The book in short
From the magical moments on set as Draco Malfoy to the challenges of growing up in the spotlight, get a backstage pass into Tom Felton’s life on and off the big screen in this #1 New York Times bestseller.

Tom Felton’s adolescence was anything but ordinary. His early rise to fame in beloved films like The Borrowers catapulted him into the limelight, but nothing could prepare him for what was to come after he landed the iconic role of the Draco Malfoy, the bleached blonde villain of the Harry Potter movies. For the next ten years, he was at the center of a huge pop culture phenomenon and yet, in between filming, he would go back to being a normal teenager trying to fit into a normal school.

Speaking with great candor and his signature humor, Tom shares his experience growing up as part of the wizarding world while also trying to navigate the muggle world. He tells stories from his early days in the business like his first acting gig where he was mistaken for fellow blonde child actor Macaulay Culkin and his Harry Potter audition where, in a very Draco-like move, he fudged how well he knew the books the series was based on (not at all). He reflects on his experiences working with cinematic greats such as Alan Rickman, Sir Michael Gambon, Dame Maggie Smith, and Ralph Fiennes (including that awkward Voldemort hug). And, perhaps most poignantly, he discusses the lasting relationships he made over that decade of filming, including with Emma Watson, who started out as a pesky nine-year-old whom he mocked for not knowing what a boom mic was but who soon grew into one of his dearest friends. Then, of course, there are the highs and lows of fame and navigating life after such a momentous and life-changing experience.

Tom Felton’s Beyond the Wand is an entertaining, funny, and poignant must-read for any Harry Potter fan. Prepare to meet a real-life wizard.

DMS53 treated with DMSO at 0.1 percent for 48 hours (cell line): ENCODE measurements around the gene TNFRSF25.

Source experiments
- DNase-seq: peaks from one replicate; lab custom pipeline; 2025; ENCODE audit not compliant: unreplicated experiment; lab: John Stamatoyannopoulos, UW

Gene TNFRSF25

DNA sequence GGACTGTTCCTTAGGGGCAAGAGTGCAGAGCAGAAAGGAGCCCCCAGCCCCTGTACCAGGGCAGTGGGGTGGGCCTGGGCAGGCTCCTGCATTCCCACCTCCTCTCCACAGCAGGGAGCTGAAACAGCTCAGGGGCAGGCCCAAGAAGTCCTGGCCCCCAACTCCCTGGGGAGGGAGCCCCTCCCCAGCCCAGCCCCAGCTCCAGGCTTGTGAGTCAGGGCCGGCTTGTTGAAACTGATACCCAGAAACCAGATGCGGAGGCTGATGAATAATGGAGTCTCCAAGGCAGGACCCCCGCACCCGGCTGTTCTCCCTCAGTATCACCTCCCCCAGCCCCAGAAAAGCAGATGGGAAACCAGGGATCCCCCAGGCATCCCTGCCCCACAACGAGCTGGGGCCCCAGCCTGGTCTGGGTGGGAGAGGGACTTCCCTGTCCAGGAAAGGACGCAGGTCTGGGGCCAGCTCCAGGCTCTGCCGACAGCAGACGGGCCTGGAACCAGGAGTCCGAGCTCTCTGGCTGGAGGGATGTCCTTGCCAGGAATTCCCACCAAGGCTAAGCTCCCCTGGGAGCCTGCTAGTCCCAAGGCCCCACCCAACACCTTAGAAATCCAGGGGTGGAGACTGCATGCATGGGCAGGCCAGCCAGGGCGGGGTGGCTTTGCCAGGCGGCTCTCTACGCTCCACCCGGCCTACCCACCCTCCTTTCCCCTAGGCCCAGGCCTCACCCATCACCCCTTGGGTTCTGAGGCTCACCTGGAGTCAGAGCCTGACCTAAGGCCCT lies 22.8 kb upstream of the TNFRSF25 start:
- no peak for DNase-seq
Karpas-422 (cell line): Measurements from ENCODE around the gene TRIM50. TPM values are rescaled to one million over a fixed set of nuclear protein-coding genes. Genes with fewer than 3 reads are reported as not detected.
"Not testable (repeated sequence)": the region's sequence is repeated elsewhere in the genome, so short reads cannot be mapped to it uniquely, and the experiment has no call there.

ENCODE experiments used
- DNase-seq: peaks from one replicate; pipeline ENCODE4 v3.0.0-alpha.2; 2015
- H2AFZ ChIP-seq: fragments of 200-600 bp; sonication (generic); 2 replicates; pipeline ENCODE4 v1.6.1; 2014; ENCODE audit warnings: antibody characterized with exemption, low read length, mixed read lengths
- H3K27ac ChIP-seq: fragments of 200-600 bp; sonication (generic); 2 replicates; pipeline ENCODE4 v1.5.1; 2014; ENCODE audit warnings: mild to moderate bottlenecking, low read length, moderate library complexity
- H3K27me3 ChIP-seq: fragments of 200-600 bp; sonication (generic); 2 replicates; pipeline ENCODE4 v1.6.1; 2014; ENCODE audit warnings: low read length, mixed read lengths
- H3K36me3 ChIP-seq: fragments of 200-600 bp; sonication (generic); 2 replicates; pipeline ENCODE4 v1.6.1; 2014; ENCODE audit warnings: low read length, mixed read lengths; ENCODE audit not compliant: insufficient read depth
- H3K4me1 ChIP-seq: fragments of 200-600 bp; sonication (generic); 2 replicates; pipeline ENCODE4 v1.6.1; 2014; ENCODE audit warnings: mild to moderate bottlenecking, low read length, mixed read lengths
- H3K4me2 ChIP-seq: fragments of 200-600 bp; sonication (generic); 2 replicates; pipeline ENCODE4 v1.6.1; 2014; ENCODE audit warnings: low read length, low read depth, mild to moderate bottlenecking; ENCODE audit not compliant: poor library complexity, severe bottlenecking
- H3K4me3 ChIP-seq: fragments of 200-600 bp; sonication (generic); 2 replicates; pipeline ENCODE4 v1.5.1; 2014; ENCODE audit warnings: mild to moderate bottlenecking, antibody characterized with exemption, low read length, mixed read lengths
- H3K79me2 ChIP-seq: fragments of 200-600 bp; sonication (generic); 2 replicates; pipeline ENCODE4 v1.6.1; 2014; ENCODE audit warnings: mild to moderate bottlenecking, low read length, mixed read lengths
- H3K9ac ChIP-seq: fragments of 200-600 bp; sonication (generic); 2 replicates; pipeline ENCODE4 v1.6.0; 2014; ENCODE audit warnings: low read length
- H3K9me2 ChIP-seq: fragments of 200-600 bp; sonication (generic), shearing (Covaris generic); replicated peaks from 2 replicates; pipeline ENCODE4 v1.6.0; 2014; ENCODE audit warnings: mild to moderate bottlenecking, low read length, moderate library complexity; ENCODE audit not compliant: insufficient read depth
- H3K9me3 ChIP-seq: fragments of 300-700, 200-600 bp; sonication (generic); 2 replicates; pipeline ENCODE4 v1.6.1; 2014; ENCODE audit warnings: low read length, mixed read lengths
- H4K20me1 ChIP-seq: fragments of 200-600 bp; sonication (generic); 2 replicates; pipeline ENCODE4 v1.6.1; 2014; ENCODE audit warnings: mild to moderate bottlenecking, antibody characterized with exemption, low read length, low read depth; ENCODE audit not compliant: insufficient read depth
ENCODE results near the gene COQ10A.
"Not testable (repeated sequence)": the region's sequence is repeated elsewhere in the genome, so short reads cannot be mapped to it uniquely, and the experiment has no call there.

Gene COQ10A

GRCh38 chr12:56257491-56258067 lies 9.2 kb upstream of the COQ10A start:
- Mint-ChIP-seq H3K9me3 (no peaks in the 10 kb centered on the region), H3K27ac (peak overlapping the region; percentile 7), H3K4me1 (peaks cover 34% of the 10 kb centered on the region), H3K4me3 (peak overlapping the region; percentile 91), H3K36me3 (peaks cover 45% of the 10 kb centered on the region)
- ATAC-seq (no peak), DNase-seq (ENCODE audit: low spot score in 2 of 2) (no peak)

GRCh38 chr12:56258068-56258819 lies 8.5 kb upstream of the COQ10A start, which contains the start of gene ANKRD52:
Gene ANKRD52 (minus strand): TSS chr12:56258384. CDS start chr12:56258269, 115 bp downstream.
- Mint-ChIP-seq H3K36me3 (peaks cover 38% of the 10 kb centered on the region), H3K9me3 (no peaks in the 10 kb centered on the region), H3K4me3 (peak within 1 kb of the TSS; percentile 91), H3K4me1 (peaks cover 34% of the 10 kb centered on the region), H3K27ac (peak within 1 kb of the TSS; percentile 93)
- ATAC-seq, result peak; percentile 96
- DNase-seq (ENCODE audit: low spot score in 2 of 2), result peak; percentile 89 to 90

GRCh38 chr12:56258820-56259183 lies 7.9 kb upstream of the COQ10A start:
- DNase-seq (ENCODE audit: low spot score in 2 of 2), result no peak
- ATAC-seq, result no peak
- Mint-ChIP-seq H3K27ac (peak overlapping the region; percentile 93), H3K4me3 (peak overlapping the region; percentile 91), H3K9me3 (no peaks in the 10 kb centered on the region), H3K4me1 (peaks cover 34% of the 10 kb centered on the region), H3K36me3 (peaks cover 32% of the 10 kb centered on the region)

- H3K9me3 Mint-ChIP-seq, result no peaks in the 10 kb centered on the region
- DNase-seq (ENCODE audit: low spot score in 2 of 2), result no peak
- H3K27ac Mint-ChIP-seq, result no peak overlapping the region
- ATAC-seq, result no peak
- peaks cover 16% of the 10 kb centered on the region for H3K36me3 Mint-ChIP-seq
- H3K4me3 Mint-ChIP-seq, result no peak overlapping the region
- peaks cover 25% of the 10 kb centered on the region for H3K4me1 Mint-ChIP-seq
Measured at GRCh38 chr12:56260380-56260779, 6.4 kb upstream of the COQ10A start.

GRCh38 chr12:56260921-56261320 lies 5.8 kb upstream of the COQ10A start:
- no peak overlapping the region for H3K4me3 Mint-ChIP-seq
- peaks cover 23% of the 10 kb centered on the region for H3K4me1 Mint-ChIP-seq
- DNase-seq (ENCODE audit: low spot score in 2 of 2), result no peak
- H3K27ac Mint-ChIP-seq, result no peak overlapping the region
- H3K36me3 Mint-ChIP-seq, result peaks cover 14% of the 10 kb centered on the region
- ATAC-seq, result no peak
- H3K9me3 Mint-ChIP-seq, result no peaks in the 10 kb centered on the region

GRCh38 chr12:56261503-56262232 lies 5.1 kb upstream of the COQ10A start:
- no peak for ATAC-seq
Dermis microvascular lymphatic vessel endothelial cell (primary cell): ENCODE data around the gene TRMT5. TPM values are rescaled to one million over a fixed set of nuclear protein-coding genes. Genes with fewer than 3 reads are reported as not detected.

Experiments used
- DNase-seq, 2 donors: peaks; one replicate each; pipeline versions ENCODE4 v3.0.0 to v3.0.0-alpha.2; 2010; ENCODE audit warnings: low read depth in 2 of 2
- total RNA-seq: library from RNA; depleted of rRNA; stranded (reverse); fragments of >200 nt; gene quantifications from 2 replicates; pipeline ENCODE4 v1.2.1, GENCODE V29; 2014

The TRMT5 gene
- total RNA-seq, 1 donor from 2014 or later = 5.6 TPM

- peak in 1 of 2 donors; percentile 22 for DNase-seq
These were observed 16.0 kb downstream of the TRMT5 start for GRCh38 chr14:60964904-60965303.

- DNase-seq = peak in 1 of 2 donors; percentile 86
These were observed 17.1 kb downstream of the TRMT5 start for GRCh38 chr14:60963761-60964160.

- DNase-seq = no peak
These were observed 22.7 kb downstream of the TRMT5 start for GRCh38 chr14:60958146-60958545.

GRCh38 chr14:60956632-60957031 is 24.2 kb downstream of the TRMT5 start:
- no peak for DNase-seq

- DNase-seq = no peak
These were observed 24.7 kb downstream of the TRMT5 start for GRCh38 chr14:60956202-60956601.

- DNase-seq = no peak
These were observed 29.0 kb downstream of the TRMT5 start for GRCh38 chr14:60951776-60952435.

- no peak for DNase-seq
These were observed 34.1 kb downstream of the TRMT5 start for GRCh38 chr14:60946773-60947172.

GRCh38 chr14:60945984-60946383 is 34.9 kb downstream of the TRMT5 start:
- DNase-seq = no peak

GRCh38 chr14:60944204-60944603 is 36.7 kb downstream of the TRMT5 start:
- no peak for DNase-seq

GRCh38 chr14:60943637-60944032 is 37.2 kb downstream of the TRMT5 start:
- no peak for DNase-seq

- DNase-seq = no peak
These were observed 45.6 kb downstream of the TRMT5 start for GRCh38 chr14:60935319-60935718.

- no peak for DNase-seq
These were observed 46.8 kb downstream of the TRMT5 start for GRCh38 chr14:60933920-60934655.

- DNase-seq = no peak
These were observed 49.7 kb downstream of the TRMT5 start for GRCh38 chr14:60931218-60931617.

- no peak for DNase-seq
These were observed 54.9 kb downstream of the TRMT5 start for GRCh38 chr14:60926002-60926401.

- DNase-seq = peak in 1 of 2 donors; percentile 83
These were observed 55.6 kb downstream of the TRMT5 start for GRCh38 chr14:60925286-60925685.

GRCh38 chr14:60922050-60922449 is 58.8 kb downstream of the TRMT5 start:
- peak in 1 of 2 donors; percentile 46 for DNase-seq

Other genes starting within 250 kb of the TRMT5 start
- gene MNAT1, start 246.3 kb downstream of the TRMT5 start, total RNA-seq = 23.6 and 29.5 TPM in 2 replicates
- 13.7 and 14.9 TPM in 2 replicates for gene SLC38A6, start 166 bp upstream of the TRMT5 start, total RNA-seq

I found this information here.

What did I think about the book?
I thought it was a brilliant book, I honestly enjoyed it very much. I knew next to nothing about Tom Felton, I mean I liked him in Harry Potter, I enjoyed him in The Forgotten Battle (review can be read here). But I couldn’t have told you anything else about his life between the last Harry Potter film and the Forgotten Battle, or before or after or well during. I thought about it but I am blank. No clue if he did anything else or what his life was like. Still, I picked up this book and all of it was a surprise so that was good.  Sometimes you pick up a book without a good explanation. The idea of this book stayed with me so I had told myself if I see it somewhere and it’s a good price I’ll think about it then. This works wonders for me as a strategy as by the time I am in the bookstore I could have forgotten my interest in the book (this happened before with other books). In this case, not so much. Then weeks went by and I saw it exactly nowhere but as I said I wasn’t looking. Then I was in this bookstore in Germany to buy one of those reading pillows that I had wanted for a long time. But that’s another story. I had a quick look in the English book section as I do not read German (or not enough to understand more than children’s books). There it was suddenly, there were even two. This one and a shorter one (Why it was shorter, I do not know but its corners were bent so I didn’t investigate). Then there was this sale sign and I thought ‘Why not?’ which is why we are here today. I wasn’t looking for it, but my eye fell on it when it was put away in the bookcase. It caught my eye, it was faith if you will and here we are.